• If you have a unique need (night shift, on-call, rotating weekends, bilingual required, etc.), create a screening question to catch applicants who apply hastily without fully reading the posting (e.g “This is a part time, 3rd shift position. Are you able to work this required schedule?”). Just as important, be sure to also add ATS screening questions for preferred qualifications using yes/no and multiple choice questions that can have weighted responses. This should help you to rank your qualified applicant pool and start reviewing those that are best qualified.

Have a great rest of the week!
Carla Kennedy

Your Application Experience: STOP Losing Candidates Because Of It!

June 22nd, 2016

Sourcing candidates is difficult work. You develop and write the job posting, pay to have it posted, or source passive candidates, etc. All that work to lose them because of your application process! Hence, the candidate experience initiative is born!

A popular trend today is improving candidate experience, yet we rarely see specific tactics to fix the problem. Here are a few things you can do to improve the candidate experience of your application process, driving up completed applications and improving the ROI of your job posting spend.

Appcast.io is a job distribution platform that charges cost-per-applicant, not cost-per-click. Appcast.io tracked almost 400,000 job seekers looking at online job advertisements across a variety of job platforms. 30,051 applications were generated from those views … here are the interesting insights from their analysis.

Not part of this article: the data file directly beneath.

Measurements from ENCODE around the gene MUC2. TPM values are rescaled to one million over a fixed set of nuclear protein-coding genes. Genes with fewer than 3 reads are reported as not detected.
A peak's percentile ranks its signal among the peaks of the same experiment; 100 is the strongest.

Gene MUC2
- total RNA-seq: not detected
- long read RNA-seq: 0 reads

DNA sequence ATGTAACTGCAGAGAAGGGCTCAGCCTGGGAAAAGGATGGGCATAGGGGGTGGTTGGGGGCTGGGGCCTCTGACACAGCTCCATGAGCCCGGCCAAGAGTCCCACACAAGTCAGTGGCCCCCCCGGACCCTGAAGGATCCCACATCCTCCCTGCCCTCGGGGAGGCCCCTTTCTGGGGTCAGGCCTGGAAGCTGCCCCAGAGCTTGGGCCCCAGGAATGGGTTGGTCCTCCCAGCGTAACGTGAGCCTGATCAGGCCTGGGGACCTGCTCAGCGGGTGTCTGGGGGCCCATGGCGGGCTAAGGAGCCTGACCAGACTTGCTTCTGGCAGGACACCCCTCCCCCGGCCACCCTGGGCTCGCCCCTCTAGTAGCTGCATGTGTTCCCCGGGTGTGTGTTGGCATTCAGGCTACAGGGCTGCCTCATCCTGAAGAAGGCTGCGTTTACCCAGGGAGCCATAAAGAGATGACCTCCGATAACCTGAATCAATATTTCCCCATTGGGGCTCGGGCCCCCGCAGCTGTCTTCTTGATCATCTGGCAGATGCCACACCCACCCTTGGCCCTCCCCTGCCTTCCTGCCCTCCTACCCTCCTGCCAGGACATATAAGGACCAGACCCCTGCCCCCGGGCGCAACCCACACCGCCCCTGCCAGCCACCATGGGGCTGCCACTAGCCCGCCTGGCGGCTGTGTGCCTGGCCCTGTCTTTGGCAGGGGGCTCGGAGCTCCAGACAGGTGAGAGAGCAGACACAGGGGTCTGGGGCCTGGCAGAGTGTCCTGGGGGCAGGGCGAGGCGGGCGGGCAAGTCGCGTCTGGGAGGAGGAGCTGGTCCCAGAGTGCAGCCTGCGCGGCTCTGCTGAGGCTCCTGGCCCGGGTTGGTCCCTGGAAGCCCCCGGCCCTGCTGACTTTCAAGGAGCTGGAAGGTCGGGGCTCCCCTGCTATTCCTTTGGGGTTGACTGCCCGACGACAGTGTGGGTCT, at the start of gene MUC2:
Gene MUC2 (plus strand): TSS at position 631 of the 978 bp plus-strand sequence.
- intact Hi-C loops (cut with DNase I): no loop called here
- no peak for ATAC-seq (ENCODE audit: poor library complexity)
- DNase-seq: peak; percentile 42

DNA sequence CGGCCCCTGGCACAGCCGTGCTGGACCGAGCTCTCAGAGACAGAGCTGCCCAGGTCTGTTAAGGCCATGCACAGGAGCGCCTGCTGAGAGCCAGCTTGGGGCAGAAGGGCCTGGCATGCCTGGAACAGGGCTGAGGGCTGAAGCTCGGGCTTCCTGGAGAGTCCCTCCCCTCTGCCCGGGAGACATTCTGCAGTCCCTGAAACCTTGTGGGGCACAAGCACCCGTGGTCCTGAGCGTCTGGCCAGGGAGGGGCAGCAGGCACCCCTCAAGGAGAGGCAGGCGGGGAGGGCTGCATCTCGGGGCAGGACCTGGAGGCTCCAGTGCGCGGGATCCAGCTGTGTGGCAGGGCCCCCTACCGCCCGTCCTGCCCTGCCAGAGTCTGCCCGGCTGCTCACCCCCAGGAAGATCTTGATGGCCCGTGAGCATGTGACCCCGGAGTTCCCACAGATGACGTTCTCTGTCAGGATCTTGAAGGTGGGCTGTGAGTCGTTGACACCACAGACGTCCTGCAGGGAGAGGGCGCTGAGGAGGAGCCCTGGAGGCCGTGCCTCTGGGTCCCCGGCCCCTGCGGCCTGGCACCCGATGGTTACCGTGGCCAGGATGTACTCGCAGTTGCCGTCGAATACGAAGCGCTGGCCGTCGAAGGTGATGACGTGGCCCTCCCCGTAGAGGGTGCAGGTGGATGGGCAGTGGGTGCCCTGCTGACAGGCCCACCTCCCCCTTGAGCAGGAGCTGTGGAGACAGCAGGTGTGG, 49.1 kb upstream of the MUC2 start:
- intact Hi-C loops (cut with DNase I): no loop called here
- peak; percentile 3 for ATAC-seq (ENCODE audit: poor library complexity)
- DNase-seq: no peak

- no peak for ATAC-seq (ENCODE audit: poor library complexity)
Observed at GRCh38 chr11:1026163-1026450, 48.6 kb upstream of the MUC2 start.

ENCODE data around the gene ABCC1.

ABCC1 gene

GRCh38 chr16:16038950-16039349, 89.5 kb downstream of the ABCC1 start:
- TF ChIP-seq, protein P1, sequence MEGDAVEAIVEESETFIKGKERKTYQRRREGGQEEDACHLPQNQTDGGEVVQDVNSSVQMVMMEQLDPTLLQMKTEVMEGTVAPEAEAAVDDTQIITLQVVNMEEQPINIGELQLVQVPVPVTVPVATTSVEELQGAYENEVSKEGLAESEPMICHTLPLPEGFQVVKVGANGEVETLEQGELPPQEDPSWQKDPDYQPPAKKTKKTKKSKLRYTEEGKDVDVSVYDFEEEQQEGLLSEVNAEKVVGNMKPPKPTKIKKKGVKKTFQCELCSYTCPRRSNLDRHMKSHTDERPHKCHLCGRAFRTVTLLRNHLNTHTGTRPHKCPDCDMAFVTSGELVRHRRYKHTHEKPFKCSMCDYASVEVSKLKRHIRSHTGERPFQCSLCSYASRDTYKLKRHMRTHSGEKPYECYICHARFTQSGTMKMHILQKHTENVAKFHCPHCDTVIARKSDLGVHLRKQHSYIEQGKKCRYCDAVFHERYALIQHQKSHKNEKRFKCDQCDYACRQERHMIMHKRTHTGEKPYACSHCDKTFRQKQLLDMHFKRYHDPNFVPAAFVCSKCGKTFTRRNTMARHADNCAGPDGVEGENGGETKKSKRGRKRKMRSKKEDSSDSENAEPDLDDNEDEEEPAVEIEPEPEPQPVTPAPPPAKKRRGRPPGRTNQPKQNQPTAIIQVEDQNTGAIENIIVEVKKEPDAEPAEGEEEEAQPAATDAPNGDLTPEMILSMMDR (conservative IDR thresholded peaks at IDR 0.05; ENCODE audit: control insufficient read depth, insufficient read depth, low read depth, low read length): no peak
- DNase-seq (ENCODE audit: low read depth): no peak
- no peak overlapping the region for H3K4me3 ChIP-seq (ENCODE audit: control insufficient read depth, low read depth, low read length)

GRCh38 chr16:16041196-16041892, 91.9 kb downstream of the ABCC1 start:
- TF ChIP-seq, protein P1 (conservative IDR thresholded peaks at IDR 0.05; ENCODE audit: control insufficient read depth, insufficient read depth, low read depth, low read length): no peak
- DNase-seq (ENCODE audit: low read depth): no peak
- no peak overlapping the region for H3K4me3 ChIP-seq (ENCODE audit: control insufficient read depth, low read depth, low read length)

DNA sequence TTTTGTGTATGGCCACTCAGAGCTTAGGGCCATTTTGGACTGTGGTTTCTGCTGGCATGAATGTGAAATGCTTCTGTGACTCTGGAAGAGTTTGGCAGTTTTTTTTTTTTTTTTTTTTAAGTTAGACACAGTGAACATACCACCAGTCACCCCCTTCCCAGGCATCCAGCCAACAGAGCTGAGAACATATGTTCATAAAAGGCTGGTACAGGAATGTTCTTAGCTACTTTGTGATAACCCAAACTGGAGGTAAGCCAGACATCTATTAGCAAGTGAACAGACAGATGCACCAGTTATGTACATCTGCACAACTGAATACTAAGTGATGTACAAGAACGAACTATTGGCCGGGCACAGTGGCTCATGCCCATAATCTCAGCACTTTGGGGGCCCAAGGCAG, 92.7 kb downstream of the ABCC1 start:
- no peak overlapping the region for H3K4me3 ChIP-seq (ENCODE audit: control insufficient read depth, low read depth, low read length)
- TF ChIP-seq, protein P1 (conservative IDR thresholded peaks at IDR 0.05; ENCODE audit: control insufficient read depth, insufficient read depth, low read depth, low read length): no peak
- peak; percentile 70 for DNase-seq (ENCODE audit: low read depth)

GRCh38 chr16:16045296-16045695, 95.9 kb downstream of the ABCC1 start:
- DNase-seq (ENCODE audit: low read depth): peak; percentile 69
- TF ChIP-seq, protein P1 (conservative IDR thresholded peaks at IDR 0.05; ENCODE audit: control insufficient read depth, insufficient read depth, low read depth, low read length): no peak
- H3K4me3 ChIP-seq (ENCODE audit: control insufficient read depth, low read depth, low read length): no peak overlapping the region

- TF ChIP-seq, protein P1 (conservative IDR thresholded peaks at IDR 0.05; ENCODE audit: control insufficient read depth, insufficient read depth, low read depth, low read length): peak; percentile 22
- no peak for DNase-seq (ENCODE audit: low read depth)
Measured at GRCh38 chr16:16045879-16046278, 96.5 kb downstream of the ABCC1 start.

Fix Your Time to Complete the Application:

If the time it takes a job seeker to complete an application process is over 15 minutes, they are 365% less likely to complete the application. If you are on a Pay-Per-Click model your organization is paying for a huge amount of job seekers that click on your job posting but then never complete the application.

Appcast.io found application completion rates across all industries to be:

  • 12.47% for application processes of 1-5 minutes
  • 6.9% for application processes of 6-15 minutes
  • 3.61% for application processes greater than 15 minutes

Evaluate your job application process to:

  • Remove questions that don’t impact your decision to interview the candidate or not
  • Remove questions that are redundant information gathered from the resume
  • Reduce the number of times a candidate must create a login (for the ATS and the Talent Community)

Mobile Application vs. Desktop Application:

Today, over 50% of job seekers search for jobs on a mobile device. The same number attempt to apply from their mobile device. Yet, according to Appcast.io, only 1.5% of mobile applicants complete the job application. If you’re application process is not mobile friendly, make plans to get there. More and more ATS providers are offering mobile friendly application processes. If your ATS provider has not yet implemented mobile friendly application processes, there are third party organizations you can connect into your process.

Evaluating your application process is critical to maximizing your recruitment marketing ROI and improving the candidate quality. Take a minute today to evaluate your application process or reach out to us for assistance.